1986 Miami Hurricanes top most-hated list

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Simply put, there was never, ever another college football program like the Miami Hurricanes in the eighties.  If you were not a fan of The U, you more than likely utterly despised the ‘Canes and the way they “carried” themselves both on and off the field.

As far as SI.com is concerned, the 1986 edition of the Hurricanes is the most hated team of all time.  In all of team sports.

Somehow, I think the likes of Michael Irvin, Brian and Bennie Blades, Jerome Brown (RIP), Alonzo Highsmith et al would take great pleasure in both the honor and the words used to summarize why there’s so much contempt on the part of the website in their team:

His players were visionaries, early practitioners of an in-your-face brand of football that went out of its way to belittle and intimidate opponents. It was, in a lot of ways, the opposite of sportsmanship. It was a ‘Cane thing. To say that Jimmy Johnson  gave his players free reign was an understatement. The ’86 Hurricanes were caught up in “fights and fraud and alleged shoplifting and other unsavory shenanigans involving more than 40 players,” wrote SI’s Rick Reilly. “Miami may be the only squad in America that has its team picture taken from the front and from the side.”

Not only weren’t the ’86 ‘Canes the only college football team on SI.com‘s Top-Twenty Five list, they weren’t even the only Miami football team to make the cut.

The ’90 ‘Canes came in at No. 11, and were joined by USC’s 2005 team (15th) and Notre Dame’s 1993 squad (17th).

Appalachian State announces five-year extension for head coach Scott Satterfield

Scott Satterfield
Associated Press
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One day after it was revealed its head coach was the second-lowest paid in college football, Appalachian State announced a five-year contract extension for head coach Scott Satterfield.

“We have the right coach leading our football program in Scott Satterfield,” Appalachian State AD Doug Gillin said in a statement. “In nearly three years as head coach, he has stayed true to his convictions, built the program the right way and set Appalachian State football up for sustainable success both in the Sun Belt Conference and at the national level.”


Satterfield had earned $375,000 annually, ahead of only Louisiana-Monroe’s Todd Berry at $360,000 a year.

Satterfield, 42, is 14-14 in his third season at the Boone, N.C., school. He led the Mountaineers to a 7-5 mark in their debut Sun Belt season, and has the club at 3-1 to start the 2015 campaign.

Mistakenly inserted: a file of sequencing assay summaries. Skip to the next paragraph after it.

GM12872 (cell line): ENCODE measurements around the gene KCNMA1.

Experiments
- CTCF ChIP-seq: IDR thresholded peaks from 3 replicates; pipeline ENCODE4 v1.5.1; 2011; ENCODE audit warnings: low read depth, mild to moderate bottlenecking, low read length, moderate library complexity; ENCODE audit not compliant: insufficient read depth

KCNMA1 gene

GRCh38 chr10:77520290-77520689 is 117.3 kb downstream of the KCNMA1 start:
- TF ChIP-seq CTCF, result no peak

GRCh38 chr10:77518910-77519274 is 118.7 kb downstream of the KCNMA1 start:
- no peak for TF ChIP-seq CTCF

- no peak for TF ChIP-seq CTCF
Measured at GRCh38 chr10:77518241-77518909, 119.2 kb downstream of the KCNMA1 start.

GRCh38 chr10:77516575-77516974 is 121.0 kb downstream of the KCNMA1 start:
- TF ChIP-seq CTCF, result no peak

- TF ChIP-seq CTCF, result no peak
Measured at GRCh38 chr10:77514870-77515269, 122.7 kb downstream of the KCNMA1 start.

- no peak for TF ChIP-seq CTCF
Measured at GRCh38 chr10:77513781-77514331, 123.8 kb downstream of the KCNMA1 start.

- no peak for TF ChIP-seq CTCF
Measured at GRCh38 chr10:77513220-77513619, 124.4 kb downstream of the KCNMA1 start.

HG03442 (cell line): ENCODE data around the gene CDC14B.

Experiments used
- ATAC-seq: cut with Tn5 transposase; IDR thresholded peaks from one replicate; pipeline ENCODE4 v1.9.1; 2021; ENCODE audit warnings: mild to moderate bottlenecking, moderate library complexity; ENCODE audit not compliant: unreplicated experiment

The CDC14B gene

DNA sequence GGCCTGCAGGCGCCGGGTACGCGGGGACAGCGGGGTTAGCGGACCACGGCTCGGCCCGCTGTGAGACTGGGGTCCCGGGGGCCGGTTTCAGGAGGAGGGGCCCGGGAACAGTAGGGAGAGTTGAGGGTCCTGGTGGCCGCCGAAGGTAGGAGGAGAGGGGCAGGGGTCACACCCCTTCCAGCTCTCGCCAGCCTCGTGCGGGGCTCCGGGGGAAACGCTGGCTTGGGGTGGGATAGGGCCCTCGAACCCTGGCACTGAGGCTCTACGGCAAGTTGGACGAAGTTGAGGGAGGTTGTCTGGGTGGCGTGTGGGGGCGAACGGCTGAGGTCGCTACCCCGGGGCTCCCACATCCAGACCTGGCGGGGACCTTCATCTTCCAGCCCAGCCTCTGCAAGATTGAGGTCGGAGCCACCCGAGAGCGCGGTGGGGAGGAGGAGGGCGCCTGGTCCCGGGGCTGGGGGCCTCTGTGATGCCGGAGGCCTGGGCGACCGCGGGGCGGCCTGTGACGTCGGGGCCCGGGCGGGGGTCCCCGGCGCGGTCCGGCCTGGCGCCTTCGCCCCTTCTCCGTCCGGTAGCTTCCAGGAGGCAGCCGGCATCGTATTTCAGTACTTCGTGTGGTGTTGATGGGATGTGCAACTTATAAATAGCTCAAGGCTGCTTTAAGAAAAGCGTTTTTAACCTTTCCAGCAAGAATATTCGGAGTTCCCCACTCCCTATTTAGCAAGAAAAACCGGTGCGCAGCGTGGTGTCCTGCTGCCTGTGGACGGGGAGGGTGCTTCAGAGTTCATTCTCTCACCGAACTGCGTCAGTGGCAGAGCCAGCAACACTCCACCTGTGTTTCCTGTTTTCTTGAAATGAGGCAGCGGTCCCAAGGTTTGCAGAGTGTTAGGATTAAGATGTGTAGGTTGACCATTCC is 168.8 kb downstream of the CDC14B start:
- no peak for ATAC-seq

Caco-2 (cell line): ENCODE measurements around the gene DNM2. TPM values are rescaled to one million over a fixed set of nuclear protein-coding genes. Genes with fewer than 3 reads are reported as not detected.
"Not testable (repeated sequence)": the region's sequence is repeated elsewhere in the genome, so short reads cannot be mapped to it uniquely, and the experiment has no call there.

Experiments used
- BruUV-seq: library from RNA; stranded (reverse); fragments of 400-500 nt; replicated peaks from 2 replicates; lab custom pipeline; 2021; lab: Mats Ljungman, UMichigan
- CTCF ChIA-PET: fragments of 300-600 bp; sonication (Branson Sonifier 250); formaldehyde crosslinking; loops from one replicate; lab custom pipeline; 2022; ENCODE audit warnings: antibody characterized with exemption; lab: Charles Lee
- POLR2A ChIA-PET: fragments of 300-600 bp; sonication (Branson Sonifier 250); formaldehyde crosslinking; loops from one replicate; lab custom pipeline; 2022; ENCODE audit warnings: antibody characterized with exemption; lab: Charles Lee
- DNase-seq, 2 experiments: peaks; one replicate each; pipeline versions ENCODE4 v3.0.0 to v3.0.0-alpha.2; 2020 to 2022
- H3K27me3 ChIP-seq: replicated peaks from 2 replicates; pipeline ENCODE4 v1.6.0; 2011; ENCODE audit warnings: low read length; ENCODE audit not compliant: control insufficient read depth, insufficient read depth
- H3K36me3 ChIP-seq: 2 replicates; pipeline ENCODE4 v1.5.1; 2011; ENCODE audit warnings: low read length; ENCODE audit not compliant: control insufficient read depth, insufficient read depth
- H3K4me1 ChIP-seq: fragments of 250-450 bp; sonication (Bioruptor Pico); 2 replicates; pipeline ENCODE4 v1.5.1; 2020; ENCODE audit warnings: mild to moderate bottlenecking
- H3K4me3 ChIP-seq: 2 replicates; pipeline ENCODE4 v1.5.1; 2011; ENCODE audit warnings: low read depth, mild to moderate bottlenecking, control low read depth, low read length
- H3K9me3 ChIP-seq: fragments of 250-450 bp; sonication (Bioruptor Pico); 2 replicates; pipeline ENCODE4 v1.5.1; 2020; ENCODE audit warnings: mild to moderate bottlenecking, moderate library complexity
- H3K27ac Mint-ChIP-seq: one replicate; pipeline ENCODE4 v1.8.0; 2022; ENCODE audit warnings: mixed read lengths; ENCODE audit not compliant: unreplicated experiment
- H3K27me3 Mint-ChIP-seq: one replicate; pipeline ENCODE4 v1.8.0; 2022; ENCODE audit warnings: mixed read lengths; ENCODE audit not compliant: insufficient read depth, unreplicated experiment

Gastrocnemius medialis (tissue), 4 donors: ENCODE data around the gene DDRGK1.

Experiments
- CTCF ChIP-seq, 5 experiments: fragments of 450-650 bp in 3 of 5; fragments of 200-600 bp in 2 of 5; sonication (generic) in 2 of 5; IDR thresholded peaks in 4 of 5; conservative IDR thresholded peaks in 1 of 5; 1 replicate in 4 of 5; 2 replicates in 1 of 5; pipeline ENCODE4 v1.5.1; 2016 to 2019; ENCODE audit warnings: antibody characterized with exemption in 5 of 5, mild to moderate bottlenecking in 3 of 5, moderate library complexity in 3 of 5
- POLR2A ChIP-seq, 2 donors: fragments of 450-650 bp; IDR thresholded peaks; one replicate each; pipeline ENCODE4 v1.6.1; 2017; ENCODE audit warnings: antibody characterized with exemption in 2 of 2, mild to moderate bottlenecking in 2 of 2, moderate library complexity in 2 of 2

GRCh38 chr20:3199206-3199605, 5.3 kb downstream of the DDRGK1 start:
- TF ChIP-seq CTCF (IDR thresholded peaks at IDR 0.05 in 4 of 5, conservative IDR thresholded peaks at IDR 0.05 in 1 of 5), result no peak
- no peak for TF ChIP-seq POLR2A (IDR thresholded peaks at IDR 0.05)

“It’s exciting for my family and me to know that we’re going to be at Appalachian for the foreseeable future,” Satterfield added. “I’m living a dream by being the head coach at my alma mater and can’t wait to continue to work hard to help this program reach heights that it has never reached before.”

Wisconsin announces 10-year agreement with Under Armour

Joel Stave
Associated Press

What has long been rumored became fact Friday, as Wisconsin announced a 10-year agreement with Under Armour.

“I am absolutely thrilled about our new partnership with Under Armour,” AD Barry Alvarez said in a statement. “Kevin Plank and his team have established a brand that fits perfectly with the Wisconsin athletics story and culture. Our primary focus at Wisconsin is, of course, our student-athletes, and Under Armour’s passion and commitment to high quality and innovation will benefit our student-athletes for years to come. Our entire department is looking forward to a long and mutually productive relationship with the Under Armour team.”

The new deal will pay the Badgers a total of $7 million in cash and product in 2015-16 and is valued at $96 million over the life of the contract, good for second in the Big Ten, trailing only Nike’s new contract with Michigan.

Hidden within the contract are two nuggets that UA offered to sway the Badgers away from Adidas, from the Portland Business Journal:

Wisconsin will get as much as $500,000 from Under Armour to “rebrand” athletic facilities. It’ll get $150,000 to build out an Under Armour retail space in a campus gift shop called Bucky’s Locker Room. It also gets two summer internships for students at Under Armour’s Baltimore headquarters.

“The University of Wisconsin is an institution built on the highest values of academic excellence, and we are extremely proud to be teaming up with one of the most vibrant, distinctive and successful athletic programs in the country to help elevate the performance of all Badgers with innovative footwear and apparel,” added Plank.

Wisconsin’s departure continues to weaken the stronghold Adidas had built in the Midwest after losing Michigan to Nike and Notre Dame to Under Armour in recent years (the company still owns apparel rights for Indiana and Nebraska). The Badgers are now the 41st Division I athletics department and 17th FBS program to join UA.